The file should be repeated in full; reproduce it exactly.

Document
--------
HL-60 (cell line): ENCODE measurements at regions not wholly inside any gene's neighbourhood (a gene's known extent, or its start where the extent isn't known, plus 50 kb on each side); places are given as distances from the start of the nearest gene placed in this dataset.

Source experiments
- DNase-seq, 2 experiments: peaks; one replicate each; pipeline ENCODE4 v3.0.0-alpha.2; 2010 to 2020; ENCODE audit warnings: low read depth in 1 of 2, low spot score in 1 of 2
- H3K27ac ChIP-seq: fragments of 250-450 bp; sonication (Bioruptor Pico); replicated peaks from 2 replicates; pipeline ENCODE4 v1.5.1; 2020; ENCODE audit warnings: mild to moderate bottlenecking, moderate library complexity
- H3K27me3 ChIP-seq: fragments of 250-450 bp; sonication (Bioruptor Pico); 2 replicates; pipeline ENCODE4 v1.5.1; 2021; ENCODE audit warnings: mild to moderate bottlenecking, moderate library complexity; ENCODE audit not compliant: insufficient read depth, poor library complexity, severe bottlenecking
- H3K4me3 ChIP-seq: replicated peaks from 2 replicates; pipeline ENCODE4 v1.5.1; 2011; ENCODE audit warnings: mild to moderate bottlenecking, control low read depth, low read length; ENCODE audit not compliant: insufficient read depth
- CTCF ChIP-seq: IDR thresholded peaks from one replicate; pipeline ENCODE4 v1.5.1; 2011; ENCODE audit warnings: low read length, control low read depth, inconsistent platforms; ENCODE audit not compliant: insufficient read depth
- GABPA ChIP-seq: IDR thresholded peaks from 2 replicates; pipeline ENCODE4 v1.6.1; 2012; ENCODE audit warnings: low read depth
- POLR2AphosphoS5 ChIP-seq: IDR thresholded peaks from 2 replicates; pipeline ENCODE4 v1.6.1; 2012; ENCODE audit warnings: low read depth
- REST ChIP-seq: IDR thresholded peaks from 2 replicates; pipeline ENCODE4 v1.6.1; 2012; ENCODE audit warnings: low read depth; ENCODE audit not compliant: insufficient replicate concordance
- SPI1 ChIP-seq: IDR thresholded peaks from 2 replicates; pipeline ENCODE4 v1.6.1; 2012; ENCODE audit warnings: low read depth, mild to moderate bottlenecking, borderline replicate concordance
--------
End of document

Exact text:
HL-60 (cell line): ENCODE measurements at regions not wholly inside any gene's neighbourhood (a gene's known extent, or its start where the extent isn't known, plus 50 kb on each side); places are given as distances from the start of the nearest gene placed in this dataset.

Source experiments
- DNase-seq, 2 experiments: peaks; one replicate each; pipeline ENCODE4 v3.0.0-alpha.2; 2010 to 2020; ENCODE audit warnings: low read depth in 1 of 2, low spot score in 1 of 2
- H3K27ac ChIP-seq: fragments of 250-450 bp; sonication (Bioruptor Pico); replicated peaks from 2 replicates; pipeline ENCODE4 v1.5.1; 2020; ENCODE audit warnings: mild to moderate bottlenecking, moderate library complexity
- H3K27me3 ChIP-seq: fragments of 250-450 bp; sonication (Bioruptor Pico); 2 replicates; pipeline ENCODE4 v1.5.1; 2021; ENCODE audit warnings: mild to moderate bottlenecking, moderate library complexity; ENCODE audit not compliant: insufficient read depth, poor library complexity, severe bottlenecking
- H3K4me3 ChIP-seq: replicated peaks from 2 replicates; pipeline ENCODE4 v1.5.1; 2011; ENCODE audit warnings: mild to moderate bottlenecking, control low read depth, low read length; ENCODE audit not compliant: insufficient read depth
- CTCF ChIP-seq: IDR thresholded peaks from one replicate; pipeline ENCODE4 v1.5.1; 2011; ENCODE audit warnings: low read length, control low read depth, inconsistent platforms; ENCODE audit not compliant: insufficient read depth
- GABPA ChIP-seq: IDR thresholded peaks from 2 replicates; pipeline ENCODE4 v1.6.1; 2012; ENCODE audit warnings: low read depth
- POLR2AphosphoS5 ChIP-seq: IDR thresholded peaks from 2 replicates; pipeline ENCODE4 v1.6.1; 2012; ENCODE audit warnings: low read depth
- REST ChIP-seq: IDR thresholded peaks from 2 replicates; pipeline ENCODE4 v1.6.1; 2012; ENCODE audit warnings: low read depth; ENCODE audit not compliant: insufficient replicate concordance
- SPI1 ChIP-seq: IDR thresholded peaks from 2 replicates; pipeline ENCODE4 v1.6.1; 2012; ENCODE audit warnings: low read depth, mild to moderate bottlenecking, borderline replicate concordance